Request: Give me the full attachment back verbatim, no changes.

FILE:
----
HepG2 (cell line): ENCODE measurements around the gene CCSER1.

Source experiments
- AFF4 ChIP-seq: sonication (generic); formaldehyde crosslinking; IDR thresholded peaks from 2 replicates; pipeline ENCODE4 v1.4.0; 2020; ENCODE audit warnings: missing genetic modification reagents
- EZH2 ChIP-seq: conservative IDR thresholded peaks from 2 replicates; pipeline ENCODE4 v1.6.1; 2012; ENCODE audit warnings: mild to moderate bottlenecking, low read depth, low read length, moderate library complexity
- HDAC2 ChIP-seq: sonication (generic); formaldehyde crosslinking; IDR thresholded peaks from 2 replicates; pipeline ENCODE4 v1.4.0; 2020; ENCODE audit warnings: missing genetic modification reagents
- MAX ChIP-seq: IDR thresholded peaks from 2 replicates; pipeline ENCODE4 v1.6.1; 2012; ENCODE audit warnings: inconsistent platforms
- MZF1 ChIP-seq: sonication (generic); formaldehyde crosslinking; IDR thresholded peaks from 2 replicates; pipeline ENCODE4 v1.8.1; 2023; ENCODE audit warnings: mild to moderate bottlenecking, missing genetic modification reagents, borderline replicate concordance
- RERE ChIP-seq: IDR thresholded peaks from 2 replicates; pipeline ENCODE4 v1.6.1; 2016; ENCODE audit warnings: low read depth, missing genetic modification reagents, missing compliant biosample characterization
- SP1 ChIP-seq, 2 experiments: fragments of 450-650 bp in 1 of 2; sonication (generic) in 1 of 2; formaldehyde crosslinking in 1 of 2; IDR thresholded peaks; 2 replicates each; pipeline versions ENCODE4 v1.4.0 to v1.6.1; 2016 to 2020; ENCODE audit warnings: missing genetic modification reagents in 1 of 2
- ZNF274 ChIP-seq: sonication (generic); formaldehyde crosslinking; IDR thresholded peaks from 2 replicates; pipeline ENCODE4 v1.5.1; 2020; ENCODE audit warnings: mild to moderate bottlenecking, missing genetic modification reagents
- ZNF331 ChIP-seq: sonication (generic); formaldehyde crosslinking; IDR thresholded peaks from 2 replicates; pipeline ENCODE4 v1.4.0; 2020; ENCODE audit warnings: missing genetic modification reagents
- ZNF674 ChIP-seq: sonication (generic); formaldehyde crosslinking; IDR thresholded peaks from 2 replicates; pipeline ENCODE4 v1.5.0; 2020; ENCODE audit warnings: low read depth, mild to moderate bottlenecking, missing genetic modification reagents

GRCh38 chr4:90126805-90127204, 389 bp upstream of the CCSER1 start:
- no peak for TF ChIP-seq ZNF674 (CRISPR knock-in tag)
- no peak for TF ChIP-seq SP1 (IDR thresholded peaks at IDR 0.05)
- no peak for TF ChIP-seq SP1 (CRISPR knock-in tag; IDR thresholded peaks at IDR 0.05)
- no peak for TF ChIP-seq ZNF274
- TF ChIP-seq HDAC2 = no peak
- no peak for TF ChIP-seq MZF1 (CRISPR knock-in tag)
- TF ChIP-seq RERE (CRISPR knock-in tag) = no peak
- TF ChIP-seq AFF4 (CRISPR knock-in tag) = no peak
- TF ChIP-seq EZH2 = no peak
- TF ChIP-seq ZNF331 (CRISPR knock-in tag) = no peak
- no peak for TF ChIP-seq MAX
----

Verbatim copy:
HepG2 (cell line): ENCODE measurements around the gene CCSER1.

Source experiments
- AFF4 ChIP-seq: sonication (generic); formaldehyde crosslinking; IDR thresholded peaks from 2 replicates; pipeline ENCODE4 v1.4.0; 2020; ENCODE audit warnings: missing genetic modification reagents
- EZH2 ChIP-seq: conservative IDR thresholded peaks from 2 replicates; pipeline ENCODE4 v1.6.1; 2012; ENCODE audit warnings: mild to moderate bottlenecking, low read depth, low read length, moderate library complexity
- HDAC2 ChIP-seq: sonication (generic); formaldehyde crosslinking; IDR thresholded peaks from 2 replicates; pipeline ENCODE4 v1.4.0; 2020; ENCODE audit warnings: missing genetic modification reagents
- MAX ChIP-seq: IDR thresholded peaks from 2 replicates; pipeline ENCODE4 v1.6.1; 2012; ENCODE audit warnings: inconsistent platforms
- MZF1 ChIP-seq: sonication (generic); formaldehyde crosslinking; IDR thresholded peaks from 2 replicates; pipeline ENCODE4 v1.8.1; 2023; ENCODE audit warnings: mild to moderate bottlenecking, missing genetic modification reagents, borderline replicate concordance
- RERE ChIP-seq: IDR thresholded peaks from 2 replicates; pipeline ENCODE4 v1.6.1; 2016; ENCODE audit warnings: low read depth, missing genetic modification reagents, missing compliant biosample characterization
- SP1 ChIP-seq, 2 experiments: fragments of 450-650 bp in 1 of 2; sonication (generic) in 1 of 2; formaldehyde crosslinking in 1 of 2; IDR thresholded peaks; 2 replicates each; pipeline versions ENCODE4 v1.4.0 to v1.6.1; 2016 to 2020; ENCODE audit warnings: missing genetic modification reagents in 1 of 2
- ZNF274 ChIP-seq: sonication (generic); formaldehyde crosslinking; IDR thresholded peaks from 2 replicates; pipeline ENCODE4 v1.5.1; 2020; ENCODE audit warnings: mild to moderate bottlenecking, missing genetic modification reagents
- ZNF331 ChIP-seq: sonication (generic); formaldehyde crosslinking; IDR thresholded peaks from 2 replicates; pipeline ENCODE4 v1.4.0; 2020; ENCODE audit warnings: missing genetic modification reagents
- ZNF674 ChIP-seq: sonication (generic); formaldehyde crosslinking; IDR thresholded peaks from 2 replicates; pipeline ENCODE4 v1.5.0; 2020; ENCODE audit warnings: low read depth, mild to moderate bottlenecking, missing genetic modification reagents

GRCh38 chr4:90126805-90127204, 389 bp upstream of the CCSER1 start:
- no peak for TF ChIP-seq ZNF674 (CRISPR knock-in tag)
- no peak for TF ChIP-seq SP1 (IDR thresholded peaks at IDR 0.05)
- no peak for TF ChIP-seq SP1 (CRISPR knock-in tag; IDR thresholded peaks at IDR 0.05)
- no peak for TF ChIP-seq ZNF274
- TF ChIP-seq HDAC2 = no peak
- no peak for TF ChIP-seq MZF1 (CRISPR knock-in tag)
- TF ChIP-seq RERE (CRISPR knock-in tag) = no peak
- TF ChIP-seq AFF4 (CRISPR knock-in tag) = no peak
- TF ChIP-seq EZH2 = no peak
- TF ChIP-seq ZNF331 (CRISPR knock-in tag) = no peak
- no peak for TF ChIP-seq MAX